Since before the pandemic the Office for National Statistics has been publishing death registrations in England and Wales on a weekly basis. What was once a little-known dataset has become one of the most important and widely used documents for tracking deaths throughout the Coronavirus (COVID-19) pandemic. Today’s deaths registered weekly in England and Wales marks the end of 2020 death registration. But how does 2020 compare to previous years? Sarah Caul explains the complexities behind mortality comparisons…Read more on Counting deaths involving coronavirus: a year in review
Every week the ONS has been charting the tragic death toll of the coronavirus pandemic. As we pass the midway point in the year, Sarah Caul looks back on what has happened so far in 2020 and, using trends from previous years, gives her view on what could happen next.Read more on Coronavirus deaths: Taking stock of what we’ve seen so far – and what might happen next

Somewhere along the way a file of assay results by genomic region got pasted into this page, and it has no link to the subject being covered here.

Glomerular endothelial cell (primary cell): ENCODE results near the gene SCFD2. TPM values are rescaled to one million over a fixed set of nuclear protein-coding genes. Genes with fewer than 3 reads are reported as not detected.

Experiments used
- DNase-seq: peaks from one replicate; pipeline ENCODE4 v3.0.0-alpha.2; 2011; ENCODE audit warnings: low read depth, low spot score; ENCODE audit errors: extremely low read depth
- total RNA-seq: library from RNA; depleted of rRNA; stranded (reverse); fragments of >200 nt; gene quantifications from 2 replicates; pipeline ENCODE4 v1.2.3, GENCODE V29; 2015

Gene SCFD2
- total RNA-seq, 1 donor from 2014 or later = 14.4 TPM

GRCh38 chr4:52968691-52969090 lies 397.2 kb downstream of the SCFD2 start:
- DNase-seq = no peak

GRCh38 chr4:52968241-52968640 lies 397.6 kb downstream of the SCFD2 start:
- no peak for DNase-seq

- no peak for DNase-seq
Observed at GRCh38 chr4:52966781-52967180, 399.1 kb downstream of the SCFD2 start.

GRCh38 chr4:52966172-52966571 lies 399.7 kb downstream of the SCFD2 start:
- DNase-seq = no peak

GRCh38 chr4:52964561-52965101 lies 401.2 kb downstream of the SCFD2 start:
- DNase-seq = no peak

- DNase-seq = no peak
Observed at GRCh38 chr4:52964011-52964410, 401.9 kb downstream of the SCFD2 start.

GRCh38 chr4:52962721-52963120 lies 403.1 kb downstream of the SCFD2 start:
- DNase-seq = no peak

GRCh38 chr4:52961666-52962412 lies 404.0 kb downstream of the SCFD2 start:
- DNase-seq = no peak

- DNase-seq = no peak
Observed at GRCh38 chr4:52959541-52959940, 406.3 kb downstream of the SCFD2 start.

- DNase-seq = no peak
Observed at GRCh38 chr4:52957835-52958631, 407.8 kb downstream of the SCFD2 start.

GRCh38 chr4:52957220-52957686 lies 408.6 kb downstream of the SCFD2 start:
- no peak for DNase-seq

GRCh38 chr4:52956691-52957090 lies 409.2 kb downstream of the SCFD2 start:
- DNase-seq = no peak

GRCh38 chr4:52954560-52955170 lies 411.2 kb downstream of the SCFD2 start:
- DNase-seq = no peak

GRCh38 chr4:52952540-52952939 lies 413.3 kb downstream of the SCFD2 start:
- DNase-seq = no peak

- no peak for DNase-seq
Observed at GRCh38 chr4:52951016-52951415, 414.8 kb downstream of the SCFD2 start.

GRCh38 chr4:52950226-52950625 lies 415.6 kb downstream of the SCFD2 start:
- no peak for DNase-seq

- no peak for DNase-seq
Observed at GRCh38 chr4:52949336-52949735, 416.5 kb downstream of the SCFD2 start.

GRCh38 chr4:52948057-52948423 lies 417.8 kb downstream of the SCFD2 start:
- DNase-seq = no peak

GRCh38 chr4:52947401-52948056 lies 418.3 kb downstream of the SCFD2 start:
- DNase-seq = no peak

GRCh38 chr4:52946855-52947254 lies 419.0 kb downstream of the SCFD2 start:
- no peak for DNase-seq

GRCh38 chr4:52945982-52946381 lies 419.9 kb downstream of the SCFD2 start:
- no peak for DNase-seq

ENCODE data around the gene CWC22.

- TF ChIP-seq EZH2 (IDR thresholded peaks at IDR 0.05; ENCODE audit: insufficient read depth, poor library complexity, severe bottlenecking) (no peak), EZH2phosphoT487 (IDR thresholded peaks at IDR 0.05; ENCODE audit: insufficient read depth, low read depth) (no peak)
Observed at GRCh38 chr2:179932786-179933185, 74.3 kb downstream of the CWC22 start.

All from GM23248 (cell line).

Knowing the exact number of people whose death involved coronavirus (COVID-19) is of great importance, but it’s not a simple question. Sarah Caul introduces the provisional new figures published on 31 March and explains why the different ways of counting used across the government give different answers.Read more on Counting deaths involving the coronavirus (COVID-19)
Since 2001, the number of cancer diagnoses in England has increased from 234,362 to 305,683 in 2017. Currently one in two of us born after 1960 will be diagnosed with cancer at some point in our lives. However, there is some good news. Sarah Caul takes a look at the bigger picture behind cancer statistics.Read more on Are there more people diagnosed with cancer?
A spate of news stories has claimed that March is one of the ‘deadliest’ months with more deaths occurring over the past five years than in most other months. But as Sarah Caul explains, those numbers don’t quite add up.Read more on Beware the Ides of March? ONS data reveals which month we are really most likely to die in.